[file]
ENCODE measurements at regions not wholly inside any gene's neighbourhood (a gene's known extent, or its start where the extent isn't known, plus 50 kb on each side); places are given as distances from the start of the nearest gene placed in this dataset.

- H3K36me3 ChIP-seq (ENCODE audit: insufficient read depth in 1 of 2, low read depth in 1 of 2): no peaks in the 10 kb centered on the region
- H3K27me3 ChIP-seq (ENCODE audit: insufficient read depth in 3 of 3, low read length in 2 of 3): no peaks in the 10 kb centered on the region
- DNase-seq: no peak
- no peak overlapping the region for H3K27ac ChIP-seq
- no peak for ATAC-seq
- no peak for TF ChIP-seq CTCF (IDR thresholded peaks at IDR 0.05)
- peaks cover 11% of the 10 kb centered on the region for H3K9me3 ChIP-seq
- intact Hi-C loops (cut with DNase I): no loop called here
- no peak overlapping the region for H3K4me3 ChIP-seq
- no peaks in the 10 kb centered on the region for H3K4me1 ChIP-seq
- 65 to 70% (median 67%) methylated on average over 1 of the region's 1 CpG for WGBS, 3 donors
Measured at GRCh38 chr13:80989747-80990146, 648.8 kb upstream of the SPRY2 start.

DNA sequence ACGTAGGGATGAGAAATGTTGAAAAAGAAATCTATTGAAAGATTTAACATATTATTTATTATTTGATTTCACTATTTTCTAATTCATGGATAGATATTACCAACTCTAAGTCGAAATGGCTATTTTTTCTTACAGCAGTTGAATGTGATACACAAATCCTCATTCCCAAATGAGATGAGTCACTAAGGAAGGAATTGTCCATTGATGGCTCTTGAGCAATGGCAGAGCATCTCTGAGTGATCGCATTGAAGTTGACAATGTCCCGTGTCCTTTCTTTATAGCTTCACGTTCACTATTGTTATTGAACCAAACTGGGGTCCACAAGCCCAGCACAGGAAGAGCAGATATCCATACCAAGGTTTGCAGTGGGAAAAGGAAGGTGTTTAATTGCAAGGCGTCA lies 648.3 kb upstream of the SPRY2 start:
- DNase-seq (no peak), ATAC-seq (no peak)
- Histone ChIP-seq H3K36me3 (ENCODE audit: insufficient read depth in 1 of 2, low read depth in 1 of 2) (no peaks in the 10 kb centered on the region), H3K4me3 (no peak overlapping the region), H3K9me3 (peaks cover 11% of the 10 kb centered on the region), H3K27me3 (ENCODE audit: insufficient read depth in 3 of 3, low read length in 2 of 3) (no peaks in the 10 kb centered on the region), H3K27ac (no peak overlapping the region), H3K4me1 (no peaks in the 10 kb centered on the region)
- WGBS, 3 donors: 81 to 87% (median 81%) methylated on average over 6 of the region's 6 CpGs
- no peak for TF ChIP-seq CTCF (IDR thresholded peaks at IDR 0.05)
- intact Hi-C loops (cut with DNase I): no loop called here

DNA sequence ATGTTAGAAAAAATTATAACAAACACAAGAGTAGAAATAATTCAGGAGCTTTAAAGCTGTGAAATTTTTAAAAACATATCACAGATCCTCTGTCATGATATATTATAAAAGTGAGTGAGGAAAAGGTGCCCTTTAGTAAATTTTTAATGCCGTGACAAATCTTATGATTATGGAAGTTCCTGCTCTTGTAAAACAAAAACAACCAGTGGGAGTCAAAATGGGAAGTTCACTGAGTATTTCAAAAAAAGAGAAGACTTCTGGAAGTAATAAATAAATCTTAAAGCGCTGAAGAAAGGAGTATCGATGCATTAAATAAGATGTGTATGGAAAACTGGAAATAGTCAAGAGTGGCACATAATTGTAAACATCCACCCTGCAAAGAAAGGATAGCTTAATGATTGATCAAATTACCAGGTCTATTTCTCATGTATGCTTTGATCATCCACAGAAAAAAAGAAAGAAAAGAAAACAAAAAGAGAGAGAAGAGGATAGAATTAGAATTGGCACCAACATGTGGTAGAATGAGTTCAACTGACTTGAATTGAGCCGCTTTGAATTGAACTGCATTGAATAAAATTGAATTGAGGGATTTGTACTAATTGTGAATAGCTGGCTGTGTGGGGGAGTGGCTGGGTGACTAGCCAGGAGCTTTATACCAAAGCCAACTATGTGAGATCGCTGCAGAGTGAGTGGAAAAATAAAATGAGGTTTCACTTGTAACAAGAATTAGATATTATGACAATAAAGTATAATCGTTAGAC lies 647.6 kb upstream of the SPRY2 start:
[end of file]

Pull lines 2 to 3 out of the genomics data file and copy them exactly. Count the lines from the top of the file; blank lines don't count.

- H3K36me3 ChIP-seq (ENCODE audit: insufficient read depth in 1 of 2, low read depth in 1 of 2): no peaks in the 10 kb centered on the region
- H3K27me3 ChIP-seq (ENCODE audit: insufficient read depth in 3 of 3, low read length in 2 of 3): no peaks in the 10 kb centered on the region